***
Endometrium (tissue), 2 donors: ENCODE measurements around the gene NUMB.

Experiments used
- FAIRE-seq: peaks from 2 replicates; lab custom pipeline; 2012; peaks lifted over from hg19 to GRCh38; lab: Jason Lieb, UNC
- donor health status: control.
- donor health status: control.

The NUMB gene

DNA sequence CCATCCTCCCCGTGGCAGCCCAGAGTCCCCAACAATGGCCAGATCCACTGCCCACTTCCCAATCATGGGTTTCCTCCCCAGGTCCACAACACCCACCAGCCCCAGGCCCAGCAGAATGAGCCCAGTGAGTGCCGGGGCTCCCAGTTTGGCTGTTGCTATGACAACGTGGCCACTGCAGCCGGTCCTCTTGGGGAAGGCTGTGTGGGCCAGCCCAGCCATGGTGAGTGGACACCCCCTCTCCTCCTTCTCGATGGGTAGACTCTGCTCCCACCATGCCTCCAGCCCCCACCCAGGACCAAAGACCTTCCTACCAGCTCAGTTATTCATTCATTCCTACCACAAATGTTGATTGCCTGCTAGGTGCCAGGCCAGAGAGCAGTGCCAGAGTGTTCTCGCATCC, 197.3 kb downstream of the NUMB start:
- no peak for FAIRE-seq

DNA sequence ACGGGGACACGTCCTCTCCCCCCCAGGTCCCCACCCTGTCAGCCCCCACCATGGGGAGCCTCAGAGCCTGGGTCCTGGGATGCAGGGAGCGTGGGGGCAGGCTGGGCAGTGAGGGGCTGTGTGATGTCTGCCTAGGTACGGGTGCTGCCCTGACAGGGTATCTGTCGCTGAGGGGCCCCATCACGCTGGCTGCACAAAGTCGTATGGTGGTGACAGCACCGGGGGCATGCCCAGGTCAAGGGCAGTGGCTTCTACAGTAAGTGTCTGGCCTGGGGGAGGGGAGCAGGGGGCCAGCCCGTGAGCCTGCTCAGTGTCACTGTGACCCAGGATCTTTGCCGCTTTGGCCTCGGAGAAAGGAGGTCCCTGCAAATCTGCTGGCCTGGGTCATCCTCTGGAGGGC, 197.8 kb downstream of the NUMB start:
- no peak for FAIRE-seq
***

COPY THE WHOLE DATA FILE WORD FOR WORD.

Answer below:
Endometrium (tissue), 2 donors: ENCODE measurements around the gene NUMB.

Experiments used
- FAIRE-seq: peaks from 2 replicates; lab custom pipeline; 2012; peaks lifted over from hg19 to GRCh38; lab: Jason Lieb, UNC
- donor health status: control.
- donor health status: control.

The NUMB gene

DNA sequence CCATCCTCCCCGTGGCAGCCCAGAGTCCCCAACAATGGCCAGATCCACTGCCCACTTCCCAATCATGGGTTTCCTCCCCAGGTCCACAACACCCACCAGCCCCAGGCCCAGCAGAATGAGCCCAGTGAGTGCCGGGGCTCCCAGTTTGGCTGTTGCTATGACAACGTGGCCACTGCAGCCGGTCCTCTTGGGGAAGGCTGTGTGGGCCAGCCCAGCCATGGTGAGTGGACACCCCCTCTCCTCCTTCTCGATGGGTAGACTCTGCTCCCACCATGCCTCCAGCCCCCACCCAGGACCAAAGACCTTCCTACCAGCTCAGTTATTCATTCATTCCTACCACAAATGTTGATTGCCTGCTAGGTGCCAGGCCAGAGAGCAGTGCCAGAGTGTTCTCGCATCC, 197.3 kb downstream of the NUMB start:
- no peak for FAIRE-seq

DNA sequence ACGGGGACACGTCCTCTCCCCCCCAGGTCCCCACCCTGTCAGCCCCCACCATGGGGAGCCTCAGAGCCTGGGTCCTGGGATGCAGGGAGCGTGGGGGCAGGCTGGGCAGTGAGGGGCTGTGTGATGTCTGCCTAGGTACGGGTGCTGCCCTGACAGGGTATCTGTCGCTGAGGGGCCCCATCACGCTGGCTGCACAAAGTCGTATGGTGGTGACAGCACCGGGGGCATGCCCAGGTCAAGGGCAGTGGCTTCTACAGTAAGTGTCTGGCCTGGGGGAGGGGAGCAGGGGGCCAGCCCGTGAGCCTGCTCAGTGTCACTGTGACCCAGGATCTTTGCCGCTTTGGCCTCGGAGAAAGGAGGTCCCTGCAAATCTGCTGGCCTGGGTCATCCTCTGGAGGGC, 197.8 kb downstream of the NUMB start:
- no peak for FAIRE-seq